34
Chromosome, Microdissection and Microcloning
with
restriction
enzyme,
Eco
RI.
The
smaller fragments generated (estimated
to be 3–4 kb) were ligated to a
λ
-phage
vector molecule, a reaction that is not
dependent on large quantities of insert
DNA and thus could be applied to micro-
cloning. The biochemical steps necessary
for cloning (phenol–chloroform extrac-
tion, restriction enzyme digestion, ligation
to cleaved vector) were performed in aque-
ous drops under oil. The small quantity of
recombinant DNA was then added to the
packaging mixture and the recombinant
phages were replicated in
E. coli
.U
s
ing
this technique (microdissection and mi-
crocloning), genomic clones were obtained
from
Drosophila
melanogaster
polytene
chromosomes,
D. hydei
lampbrush DNA
loops, and mouse and human metaphase
chromosomes. In these studies, the gener-
ation of multiple clones from speciFc ge-
netic regions has expedited the identiFca-
tion and isolation of a number of important
genes (e.g. the t complex in mice and the
Kruppel gene in
Drosophila
). The micro-
cloning method requires a large number
of fragments (
100) to provide sufFcient
starting material for cloning. However, the
library of recombinant clones generated
with this method usually contains DNA
inserts (
1 kb) that represent only a small
fraction (
<
5%) of the total DNA sequences
in the microdissected region.
In addition to low cloning efFciency,
the microcloning method has a number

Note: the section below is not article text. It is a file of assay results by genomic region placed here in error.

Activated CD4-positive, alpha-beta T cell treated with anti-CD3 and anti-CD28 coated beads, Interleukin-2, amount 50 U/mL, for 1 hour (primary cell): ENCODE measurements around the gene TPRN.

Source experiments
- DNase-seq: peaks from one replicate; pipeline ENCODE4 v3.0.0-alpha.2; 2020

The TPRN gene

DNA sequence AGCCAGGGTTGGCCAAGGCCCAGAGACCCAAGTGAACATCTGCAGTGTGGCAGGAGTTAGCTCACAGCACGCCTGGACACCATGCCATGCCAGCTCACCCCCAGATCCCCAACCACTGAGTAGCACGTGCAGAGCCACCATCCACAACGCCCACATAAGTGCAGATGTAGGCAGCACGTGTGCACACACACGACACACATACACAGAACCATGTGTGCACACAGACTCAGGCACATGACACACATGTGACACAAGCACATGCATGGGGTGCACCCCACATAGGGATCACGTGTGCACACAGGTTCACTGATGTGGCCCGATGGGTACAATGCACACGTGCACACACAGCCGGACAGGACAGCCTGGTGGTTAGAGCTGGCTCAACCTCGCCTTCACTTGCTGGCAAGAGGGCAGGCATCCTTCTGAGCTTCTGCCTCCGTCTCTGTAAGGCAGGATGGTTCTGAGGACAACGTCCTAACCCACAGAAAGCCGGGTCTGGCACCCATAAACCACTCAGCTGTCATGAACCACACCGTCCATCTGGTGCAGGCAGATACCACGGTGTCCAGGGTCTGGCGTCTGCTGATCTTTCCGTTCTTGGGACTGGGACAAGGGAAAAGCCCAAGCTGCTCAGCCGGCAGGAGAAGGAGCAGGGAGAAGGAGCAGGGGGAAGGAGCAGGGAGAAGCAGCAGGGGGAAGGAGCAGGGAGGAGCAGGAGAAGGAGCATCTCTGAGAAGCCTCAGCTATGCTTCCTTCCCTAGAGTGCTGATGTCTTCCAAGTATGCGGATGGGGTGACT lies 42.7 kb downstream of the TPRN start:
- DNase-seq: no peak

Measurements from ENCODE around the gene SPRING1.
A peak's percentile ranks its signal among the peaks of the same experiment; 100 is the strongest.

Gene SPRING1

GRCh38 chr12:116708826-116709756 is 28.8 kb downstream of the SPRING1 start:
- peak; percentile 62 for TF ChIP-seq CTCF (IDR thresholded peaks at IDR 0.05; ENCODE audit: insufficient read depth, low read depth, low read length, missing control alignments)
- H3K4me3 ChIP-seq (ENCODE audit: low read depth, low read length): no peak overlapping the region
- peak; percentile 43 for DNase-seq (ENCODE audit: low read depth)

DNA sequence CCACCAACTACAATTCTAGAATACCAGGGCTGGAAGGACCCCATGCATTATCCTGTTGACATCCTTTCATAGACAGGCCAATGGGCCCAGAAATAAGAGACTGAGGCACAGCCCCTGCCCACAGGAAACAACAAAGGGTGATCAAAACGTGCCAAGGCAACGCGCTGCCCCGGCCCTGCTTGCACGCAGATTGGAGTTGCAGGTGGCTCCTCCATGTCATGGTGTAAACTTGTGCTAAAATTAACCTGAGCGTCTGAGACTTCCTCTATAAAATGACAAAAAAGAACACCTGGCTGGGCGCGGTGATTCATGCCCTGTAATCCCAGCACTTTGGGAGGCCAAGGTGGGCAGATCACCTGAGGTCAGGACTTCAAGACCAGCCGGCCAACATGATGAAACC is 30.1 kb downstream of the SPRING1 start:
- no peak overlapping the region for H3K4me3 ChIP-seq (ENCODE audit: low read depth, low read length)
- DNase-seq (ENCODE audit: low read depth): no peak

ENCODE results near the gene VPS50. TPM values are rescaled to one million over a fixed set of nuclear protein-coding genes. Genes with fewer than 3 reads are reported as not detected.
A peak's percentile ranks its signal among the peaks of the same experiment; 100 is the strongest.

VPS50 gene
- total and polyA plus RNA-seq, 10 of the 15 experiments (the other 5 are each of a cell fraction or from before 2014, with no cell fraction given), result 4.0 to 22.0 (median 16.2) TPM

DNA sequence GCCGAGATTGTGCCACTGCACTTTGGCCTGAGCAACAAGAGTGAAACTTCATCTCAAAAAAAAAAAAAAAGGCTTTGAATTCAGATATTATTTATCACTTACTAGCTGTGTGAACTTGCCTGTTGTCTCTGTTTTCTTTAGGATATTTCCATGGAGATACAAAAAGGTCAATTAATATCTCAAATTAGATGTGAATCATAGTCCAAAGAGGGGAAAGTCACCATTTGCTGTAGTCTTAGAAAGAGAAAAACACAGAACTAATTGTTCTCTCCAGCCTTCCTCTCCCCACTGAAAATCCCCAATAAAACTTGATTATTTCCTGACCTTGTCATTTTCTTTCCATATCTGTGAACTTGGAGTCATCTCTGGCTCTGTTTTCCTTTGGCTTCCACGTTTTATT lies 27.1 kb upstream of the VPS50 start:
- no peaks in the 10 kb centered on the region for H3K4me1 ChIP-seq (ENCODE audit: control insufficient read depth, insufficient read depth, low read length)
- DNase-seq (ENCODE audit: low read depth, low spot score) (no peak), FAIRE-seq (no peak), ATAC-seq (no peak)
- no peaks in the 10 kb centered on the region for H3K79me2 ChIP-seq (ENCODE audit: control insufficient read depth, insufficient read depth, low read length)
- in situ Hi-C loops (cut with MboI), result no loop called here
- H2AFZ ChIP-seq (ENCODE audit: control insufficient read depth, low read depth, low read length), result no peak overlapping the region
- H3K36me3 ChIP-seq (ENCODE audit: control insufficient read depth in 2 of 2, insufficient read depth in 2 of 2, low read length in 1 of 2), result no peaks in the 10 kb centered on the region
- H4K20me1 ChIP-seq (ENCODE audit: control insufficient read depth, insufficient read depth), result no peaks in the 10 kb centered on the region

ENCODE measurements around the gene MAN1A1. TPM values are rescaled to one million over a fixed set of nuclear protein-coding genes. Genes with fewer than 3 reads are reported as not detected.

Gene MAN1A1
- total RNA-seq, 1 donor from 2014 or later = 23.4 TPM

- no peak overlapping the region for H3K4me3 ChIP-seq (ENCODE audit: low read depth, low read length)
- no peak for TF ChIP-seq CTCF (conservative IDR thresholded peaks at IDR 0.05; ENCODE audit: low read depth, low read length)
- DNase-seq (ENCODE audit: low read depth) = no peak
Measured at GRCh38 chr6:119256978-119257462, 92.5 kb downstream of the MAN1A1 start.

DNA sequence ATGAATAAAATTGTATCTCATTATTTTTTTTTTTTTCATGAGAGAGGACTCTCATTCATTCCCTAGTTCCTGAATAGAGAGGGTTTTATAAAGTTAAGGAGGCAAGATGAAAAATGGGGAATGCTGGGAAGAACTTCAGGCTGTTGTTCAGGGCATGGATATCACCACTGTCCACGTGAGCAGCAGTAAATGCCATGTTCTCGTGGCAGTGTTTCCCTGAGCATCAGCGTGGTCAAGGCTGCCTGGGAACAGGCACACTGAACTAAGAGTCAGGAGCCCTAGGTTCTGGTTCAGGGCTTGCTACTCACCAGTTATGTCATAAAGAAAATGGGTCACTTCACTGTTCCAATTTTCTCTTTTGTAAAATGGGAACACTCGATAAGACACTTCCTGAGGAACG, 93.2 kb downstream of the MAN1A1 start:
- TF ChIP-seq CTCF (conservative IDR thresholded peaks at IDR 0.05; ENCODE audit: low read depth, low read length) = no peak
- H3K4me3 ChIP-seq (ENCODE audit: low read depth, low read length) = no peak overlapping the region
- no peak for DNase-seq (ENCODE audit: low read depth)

of other problems. The use of a phage
DNA vector often results in self-religation
of phage DNA and the presence of sponta-
neous phage mutants (false positives). This
problem can be minimized by increasing
the ratio of insert to cloning vector and
by using highly puriFed phage vectors.
Reducing the initial ligation reaction vol-
ume to a few nanoliters would increase the
cloning efFciency.
To increase the number of recombinant
DNA clones, it is necessary to monitor
carefully conditions that promote DNA
degradation (e.g. excessive acid Fxation
of chromosomes during preparation of
spreads, chromosome aging on slides be-
fore staining). Chromosomes should be
prepared immediately before microdissec-
tion. All slides containing chromosome
spreads, handling pipettes, and solutions
must be thoroughly cleaned and sterilized.
Slides should be examined for the pres-
ence of contaminating microorganisms
before use.
4.1.2
Linker Adapter with PCR
Amplifcation
In the second method that involves ligation
of microdissected chromosomal DNA with
a plasmid vector or a linker adapter and
PCR ampliFcation, the chromosomal DNA
is Frst extracted with phenol–chloroform
and digested with proteinase K in nano-
liter drops. Genomic DNA is digested
with an enzyme such as
Rsa
1(or
Hpa
II)
that generates fragments of average length
of an optimal size for PCR ampliFcation
(1000–2000 bp). Another advantage of us-
ing
Rsa
1 enzyme is that its recognition
site occurs infrequently in DNA repeat se-
quences, thus minimizing the preferential
cloning of repeat sequences. Next, DNA
i
sl
ig
a
t
edtoap
l
a
sm
idve
c
to
r(
e
.g
.pUC
18) and then enzymatically ampliFed, us-
ing in the vector universal primer binding
sites that flank the insert DNA cloning
site. These primers, the M13 forward and
reverse primers, are as follows:
M13 forward sequencing primer:
5
0
-ACTGGCCGTCGTTTTAC-3
0
M13 reverse sequencing primer:
3
0
-GTCCTTTGTCGATACTG-5
0
previous page 1354 Encyclopedia of Molecular Cell Biology and Molecular Medicine read online next page 1356 Encyclopedia of Molecular Cell Biology and Molecular Medicine read online Home Toggle text on/off